Smith reported the matter to the State Attorney’s Office. In June 2012, prosecutor Stefanie Newman declined to prosecute. Her close-out memo says that while there was evidence that Wood exceeded his authority by obtaining Smith’s records for “personal reasons,” there “is no indication he disseminated that information in violation” of criminal statutes.

The department’s Internal Affairs division also cleared Wood, a decision later accepted without much probing by Fort Lauderdale’s Citizens Police Review Board, a body staffed by city Internal Affairs detectives and governed by a nine-member board that includes three city officers.

Officer Wood, who is not a named defendant in Smith’s lawsuit, did not respond to a request for comment passed through the department’s media relations office. The City Attorney’s Office also did not return a phone call seeking comment.

In separate interviews, both Finkelstein and Smith said the FBI approached the Public Defender’s Office in 2011 for assistance as the bureau was establishing an anti-corruption unit in Broward.

“We were asked by them to furnish information we had in our files,” said Smith. “Knowing police officers the way I do, I told them that if it got out I was working with the FBI, my name and personal identification information would be checked so I asked to be put on an alert list. Two weeks later was when it was run.”

Smith said he ultimately gave the FBI “half a box full of stuff” regarding incidents of apparent police corruption in Broward.

What did the FBI do with that information? What is the status and scope of the FBI’s previously unreported police corruption investigation?

Smith doesn’t know. “You know how the feds are. You feed them, but they don’t give you any snacks in return,” he said.

FBI Special Agent Richard Stout, who met with Finkelstein and Smith, did not respond to a detailed voicemail message requesting comment.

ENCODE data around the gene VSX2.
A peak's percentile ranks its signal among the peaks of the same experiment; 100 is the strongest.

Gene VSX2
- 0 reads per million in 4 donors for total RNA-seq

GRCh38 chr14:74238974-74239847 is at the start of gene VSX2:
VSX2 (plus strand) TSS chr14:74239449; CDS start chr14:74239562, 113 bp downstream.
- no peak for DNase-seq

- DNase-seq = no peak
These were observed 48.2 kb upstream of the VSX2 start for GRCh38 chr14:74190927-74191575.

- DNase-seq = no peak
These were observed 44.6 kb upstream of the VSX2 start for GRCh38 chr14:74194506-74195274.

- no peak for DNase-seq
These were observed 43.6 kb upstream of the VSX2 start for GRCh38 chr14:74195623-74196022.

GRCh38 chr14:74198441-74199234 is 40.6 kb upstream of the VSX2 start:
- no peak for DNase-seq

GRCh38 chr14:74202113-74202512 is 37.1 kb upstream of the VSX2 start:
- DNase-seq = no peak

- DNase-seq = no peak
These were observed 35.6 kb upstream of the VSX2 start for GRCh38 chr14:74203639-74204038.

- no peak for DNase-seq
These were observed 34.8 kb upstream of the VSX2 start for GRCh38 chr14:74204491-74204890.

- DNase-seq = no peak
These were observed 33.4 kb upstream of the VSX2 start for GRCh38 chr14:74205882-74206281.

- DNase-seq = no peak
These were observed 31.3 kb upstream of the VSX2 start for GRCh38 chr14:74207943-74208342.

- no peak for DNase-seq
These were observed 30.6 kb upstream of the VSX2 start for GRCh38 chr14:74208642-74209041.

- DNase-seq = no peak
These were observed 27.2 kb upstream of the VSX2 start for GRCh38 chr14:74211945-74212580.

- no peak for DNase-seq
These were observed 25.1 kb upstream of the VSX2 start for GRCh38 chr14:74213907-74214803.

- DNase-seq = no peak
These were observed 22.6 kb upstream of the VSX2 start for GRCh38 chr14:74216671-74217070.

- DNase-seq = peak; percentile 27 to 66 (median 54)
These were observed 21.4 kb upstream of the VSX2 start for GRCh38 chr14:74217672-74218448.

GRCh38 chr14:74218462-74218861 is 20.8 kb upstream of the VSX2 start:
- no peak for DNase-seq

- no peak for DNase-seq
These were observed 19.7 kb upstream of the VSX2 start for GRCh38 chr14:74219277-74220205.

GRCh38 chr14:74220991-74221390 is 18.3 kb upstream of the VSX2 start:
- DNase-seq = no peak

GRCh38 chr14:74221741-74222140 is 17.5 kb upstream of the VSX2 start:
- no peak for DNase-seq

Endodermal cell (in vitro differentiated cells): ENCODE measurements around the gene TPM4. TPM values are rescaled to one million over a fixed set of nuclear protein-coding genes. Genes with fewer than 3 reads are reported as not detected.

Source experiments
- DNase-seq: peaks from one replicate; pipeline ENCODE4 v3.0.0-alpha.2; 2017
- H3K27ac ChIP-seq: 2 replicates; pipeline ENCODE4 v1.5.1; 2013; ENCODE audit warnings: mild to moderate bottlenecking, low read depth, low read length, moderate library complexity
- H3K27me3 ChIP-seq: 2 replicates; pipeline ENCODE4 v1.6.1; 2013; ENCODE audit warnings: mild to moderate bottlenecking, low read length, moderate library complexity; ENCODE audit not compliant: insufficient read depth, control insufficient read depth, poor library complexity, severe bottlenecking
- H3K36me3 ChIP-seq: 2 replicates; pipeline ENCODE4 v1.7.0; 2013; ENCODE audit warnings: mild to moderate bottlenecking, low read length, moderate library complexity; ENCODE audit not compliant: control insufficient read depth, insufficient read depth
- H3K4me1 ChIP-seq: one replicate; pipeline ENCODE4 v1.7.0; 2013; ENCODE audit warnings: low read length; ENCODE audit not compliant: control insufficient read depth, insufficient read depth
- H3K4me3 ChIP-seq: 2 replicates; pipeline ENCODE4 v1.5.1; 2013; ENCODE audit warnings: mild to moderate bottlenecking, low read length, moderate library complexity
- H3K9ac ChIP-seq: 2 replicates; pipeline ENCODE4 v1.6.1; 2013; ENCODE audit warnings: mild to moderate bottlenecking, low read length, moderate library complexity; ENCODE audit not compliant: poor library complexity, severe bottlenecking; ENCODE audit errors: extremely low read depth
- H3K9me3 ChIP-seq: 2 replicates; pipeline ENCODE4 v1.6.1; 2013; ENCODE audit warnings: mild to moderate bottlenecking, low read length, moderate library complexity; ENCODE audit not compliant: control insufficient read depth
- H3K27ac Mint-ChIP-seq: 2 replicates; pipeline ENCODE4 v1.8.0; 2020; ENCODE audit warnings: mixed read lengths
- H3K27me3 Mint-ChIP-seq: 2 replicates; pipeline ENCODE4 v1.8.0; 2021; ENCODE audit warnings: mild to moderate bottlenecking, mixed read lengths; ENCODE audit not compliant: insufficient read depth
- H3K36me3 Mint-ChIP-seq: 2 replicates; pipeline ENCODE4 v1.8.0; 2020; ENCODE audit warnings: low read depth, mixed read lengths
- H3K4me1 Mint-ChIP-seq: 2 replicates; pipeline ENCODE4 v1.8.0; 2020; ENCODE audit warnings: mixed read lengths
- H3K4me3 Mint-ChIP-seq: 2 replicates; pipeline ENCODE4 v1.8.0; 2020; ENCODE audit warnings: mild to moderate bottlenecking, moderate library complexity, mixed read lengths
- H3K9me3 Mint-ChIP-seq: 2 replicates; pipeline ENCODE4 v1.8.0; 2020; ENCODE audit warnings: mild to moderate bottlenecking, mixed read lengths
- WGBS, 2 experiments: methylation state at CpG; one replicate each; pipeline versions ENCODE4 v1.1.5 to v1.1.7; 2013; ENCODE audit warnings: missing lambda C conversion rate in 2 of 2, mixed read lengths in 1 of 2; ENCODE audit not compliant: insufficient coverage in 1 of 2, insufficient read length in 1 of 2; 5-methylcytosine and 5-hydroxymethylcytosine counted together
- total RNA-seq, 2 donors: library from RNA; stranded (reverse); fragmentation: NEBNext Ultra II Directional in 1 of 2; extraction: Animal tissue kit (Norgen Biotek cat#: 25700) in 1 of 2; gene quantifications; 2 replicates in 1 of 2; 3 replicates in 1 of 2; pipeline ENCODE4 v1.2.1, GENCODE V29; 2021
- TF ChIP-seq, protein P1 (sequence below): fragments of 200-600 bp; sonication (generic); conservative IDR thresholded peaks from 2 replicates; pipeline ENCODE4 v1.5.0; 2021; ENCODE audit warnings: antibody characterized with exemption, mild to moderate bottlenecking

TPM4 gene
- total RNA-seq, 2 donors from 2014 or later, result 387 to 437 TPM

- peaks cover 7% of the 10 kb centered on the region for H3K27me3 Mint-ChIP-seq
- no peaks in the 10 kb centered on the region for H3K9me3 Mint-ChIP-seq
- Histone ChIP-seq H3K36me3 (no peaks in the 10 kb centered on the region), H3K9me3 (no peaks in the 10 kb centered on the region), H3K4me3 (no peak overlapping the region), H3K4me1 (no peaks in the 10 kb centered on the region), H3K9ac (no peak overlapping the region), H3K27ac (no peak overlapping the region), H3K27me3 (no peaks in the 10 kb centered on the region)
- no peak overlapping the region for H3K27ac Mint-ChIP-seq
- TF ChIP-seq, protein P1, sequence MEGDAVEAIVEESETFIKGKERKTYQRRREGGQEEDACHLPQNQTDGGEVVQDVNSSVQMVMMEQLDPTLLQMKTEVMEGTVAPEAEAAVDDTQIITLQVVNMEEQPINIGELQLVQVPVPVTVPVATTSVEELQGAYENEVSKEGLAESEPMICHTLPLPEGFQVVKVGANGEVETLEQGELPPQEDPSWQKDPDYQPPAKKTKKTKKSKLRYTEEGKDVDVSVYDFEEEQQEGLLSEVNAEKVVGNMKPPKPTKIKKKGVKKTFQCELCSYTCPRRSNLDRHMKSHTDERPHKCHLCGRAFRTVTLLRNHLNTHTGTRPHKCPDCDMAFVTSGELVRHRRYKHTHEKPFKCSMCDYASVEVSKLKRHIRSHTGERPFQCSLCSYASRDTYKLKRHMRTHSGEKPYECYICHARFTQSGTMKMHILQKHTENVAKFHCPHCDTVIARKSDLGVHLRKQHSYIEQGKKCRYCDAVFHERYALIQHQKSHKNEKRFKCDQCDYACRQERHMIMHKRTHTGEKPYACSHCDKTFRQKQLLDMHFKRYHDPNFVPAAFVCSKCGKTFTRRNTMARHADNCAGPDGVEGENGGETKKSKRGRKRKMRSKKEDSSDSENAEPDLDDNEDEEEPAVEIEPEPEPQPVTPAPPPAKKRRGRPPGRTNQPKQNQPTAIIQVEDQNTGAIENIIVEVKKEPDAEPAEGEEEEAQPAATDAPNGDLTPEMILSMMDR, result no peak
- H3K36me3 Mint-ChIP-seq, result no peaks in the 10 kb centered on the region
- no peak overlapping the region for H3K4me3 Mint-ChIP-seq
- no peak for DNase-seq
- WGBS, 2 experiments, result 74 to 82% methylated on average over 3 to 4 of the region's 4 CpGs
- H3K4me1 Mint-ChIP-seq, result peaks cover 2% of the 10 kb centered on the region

Smith’s complaint, assigned to U.S. District Judge James Cohn, contends that the city violated the federal Driver’s Privacy Protection Act (DPPA), passed in response to the 1989 murder of television actress Rebecca Schaeffer by a crazed fan who obtained her address from the California Department of Motor Vehicles. It asserts that police obtained Smith’s records “without any permissible purpose for doing so.”

The suit seeks a declaration that the city broke federal law regarding the disclosure of personal information, and an order prohibiting the city from future violations. Also sought: liquidated damages of $2,500 per violation and unspecified punitive damages.

Assistant Public Defender Molly Caroline McCrae filed a class-action lawsuit citing the Driver’s Privacy Protection Act against both Fort Lauderdale and the Broward Sheriff’s Office this fall. She has the same lawyers that Smith does, Paul Kunz of Miami and Michael L. Greenwald of Boca Raton.

McCrae has been a public defender since 2009, handling homicide and other cases. According to her complaint, she has never been arrested or stopped while driving and has no reason to believe she is the focus of any criminal investigation.

However, after becoming concerned that her motor vehicle records may have been inappropriately accessed, McCrae asked the DMV to check. She got back a list showing that three law enforcement officers from Fort Lauderdale and BSO obtained her records four times in 2011 and 2012. The suit identifies those cases and policemen as:

  • Fort Lauderdale Officer Ethan Hodge obtained McCrae’s records on Sept. 17, 2011, ten days after she subpoenaed him to appear for a deposition in a third-degree felony case in which she was representing the defendant.
  • Broward Sheriff’s Deputy Ronald Cusumano obtained McCrae’s records on Nov. 3, 2011. At the time, Cusumano was listed as a witness in another third-degree felony case in which McCrae was the defense lawyer.
  • Broward Sheriff’s Deputy Anthony Lucca got McCrae’s motor vehicle records twice on Aug. 24, 2012.

The police actions to obtain her motor vehicle records “in violation of the DPPA” made McCrae, like Smith, “feel at risk and as if she is subject to law enforcement scrutiny as a result of her work as a public defender.”

Citing “repeated efforts” of police to improperly access McCrae’s motor vehicle records, the lawsuit contends that city officers and county deputies “routinely obtain private motor vehicle records of Broward County public defenders, without consent and without a permissible purpose for doing so.”

The proposed class in McCrae’s lawsuit: all current and former employees of the Public Defender’s Office whose motor vehicle records were obtained from Sept. 11, 2011 through Sept. 11, 2015 by an officer or deputy who got a subpoena or notice to testify.